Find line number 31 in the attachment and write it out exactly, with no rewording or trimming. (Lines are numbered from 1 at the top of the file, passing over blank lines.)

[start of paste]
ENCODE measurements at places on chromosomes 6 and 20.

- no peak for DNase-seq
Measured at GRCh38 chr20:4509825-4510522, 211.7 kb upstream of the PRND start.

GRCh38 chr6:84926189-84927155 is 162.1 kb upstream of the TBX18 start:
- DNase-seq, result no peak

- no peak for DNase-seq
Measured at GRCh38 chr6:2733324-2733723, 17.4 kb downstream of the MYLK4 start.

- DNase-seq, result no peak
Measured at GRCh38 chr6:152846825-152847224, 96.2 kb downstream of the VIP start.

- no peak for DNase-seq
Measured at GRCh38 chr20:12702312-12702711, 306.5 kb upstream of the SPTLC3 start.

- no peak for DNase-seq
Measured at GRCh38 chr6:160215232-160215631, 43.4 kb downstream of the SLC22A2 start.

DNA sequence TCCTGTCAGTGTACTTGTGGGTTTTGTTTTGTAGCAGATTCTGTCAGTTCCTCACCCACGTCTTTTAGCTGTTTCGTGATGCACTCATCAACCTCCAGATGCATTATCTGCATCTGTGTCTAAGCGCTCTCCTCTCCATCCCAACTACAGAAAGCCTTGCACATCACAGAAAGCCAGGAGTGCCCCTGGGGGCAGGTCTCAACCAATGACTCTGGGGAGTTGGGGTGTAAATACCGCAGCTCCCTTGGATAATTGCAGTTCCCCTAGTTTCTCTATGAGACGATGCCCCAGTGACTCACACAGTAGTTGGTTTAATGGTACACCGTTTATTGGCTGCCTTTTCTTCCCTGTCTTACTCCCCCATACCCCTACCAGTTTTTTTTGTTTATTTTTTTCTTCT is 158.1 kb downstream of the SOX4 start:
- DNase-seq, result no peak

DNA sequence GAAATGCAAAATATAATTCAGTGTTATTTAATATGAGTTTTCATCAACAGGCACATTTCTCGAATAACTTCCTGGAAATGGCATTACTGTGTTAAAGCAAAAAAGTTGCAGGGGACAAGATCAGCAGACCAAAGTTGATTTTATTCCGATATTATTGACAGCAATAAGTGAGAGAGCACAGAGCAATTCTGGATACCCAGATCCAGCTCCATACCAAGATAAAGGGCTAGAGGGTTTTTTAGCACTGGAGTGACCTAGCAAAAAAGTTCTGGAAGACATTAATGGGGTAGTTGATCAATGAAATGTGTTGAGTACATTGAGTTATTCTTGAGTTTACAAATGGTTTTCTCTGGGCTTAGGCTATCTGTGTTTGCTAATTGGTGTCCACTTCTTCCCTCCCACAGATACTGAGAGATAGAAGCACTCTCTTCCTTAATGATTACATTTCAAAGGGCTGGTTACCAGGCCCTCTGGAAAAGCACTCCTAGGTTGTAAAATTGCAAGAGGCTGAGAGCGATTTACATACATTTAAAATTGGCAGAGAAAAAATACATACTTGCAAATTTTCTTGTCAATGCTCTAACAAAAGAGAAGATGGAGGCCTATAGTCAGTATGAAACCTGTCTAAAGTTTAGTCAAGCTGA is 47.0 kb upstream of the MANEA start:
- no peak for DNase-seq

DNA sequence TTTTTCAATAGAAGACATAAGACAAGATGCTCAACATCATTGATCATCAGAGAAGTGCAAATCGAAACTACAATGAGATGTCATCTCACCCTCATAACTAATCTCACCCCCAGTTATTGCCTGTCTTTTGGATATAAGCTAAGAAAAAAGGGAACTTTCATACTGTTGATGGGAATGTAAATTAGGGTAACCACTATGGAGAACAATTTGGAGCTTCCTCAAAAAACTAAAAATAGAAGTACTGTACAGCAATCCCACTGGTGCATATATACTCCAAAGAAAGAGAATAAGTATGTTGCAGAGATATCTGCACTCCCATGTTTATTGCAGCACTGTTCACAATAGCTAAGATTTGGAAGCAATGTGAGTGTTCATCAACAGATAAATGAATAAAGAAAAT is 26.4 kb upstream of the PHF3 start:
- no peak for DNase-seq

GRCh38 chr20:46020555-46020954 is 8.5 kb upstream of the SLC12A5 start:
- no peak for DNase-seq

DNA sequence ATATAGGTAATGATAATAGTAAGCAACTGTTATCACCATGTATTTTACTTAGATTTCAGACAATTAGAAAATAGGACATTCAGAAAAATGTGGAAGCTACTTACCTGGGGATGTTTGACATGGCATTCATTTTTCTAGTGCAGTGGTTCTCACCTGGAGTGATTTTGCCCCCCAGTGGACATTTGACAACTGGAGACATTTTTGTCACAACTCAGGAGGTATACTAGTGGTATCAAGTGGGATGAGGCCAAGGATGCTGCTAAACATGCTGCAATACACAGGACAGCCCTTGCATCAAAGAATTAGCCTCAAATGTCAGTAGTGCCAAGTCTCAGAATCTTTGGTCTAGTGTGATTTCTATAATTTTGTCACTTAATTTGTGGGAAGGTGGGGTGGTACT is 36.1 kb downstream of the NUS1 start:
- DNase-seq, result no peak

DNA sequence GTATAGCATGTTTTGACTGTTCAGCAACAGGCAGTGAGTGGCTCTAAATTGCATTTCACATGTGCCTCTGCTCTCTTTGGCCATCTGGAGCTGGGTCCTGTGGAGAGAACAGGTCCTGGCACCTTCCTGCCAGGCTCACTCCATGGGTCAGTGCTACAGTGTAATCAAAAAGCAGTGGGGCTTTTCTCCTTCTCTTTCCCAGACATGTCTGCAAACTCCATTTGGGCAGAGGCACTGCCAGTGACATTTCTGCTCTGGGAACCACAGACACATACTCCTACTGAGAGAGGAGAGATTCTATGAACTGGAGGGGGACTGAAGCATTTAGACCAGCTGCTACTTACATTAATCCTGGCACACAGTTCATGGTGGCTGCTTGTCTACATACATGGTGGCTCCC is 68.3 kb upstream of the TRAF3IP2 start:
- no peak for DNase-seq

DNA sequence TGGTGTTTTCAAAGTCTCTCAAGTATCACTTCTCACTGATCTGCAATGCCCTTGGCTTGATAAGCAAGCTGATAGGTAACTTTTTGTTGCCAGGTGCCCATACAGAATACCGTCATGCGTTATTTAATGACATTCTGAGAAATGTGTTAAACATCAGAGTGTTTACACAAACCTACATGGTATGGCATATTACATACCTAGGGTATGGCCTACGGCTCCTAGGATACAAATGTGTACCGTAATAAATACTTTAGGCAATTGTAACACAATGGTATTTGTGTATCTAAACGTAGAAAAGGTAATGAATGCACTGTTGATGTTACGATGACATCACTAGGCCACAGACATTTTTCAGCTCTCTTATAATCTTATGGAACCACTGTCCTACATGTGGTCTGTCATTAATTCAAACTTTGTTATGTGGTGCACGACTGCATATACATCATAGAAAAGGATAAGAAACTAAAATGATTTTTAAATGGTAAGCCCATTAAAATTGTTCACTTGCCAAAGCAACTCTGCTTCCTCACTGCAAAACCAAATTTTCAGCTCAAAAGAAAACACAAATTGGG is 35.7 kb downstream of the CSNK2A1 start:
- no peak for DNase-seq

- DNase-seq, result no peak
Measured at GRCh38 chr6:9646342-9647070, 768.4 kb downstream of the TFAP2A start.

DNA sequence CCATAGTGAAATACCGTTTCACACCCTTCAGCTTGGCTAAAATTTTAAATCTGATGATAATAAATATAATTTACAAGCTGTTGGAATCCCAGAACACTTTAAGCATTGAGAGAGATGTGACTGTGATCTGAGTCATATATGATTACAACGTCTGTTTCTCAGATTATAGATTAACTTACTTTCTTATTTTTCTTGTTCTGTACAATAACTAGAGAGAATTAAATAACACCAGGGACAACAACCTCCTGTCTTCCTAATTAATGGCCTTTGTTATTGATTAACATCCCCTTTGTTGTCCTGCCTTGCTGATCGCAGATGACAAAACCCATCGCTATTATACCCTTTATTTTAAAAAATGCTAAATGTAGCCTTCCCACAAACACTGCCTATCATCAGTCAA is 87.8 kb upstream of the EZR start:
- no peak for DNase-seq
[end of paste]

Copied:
- no peak for DNase-seq